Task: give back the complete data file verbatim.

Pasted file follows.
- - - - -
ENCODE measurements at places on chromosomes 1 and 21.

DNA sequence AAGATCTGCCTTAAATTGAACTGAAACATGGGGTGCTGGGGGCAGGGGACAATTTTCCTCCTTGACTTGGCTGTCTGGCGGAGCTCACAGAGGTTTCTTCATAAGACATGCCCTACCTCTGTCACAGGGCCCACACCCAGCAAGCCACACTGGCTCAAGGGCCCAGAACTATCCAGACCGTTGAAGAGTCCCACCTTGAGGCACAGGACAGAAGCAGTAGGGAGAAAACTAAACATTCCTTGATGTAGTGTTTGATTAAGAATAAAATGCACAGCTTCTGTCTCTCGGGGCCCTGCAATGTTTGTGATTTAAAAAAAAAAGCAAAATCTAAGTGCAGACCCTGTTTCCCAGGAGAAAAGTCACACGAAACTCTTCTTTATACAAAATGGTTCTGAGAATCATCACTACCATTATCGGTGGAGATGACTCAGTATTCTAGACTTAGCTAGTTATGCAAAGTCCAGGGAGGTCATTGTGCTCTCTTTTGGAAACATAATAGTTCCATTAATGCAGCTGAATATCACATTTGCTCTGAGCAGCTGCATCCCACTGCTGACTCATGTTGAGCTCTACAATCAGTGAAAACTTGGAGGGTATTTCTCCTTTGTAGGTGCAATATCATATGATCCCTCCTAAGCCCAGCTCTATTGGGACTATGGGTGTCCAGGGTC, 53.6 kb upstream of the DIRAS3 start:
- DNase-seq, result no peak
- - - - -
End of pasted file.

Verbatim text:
ENCODE measurements at places on chromosomes 1 and 21.

DNA sequence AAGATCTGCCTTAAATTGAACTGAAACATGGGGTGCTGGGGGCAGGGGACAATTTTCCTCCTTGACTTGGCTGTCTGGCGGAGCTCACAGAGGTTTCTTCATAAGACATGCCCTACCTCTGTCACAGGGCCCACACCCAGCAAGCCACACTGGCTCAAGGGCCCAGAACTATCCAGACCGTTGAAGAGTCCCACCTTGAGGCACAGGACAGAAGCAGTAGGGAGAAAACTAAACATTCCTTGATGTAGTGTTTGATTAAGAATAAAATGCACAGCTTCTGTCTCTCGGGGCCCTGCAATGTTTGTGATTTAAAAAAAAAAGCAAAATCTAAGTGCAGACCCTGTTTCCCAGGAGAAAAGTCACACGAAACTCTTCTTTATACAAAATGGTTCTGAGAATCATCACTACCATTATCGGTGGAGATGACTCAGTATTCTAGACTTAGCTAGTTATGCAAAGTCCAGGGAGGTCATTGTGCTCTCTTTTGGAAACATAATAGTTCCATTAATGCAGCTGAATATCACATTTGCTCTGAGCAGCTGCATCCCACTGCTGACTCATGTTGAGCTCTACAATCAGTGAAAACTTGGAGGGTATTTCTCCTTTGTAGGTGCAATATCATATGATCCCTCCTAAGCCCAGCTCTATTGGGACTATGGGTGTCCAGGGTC, 53.6 kb upstream of the DIRAS3 start:
- DNase-seq, result no peak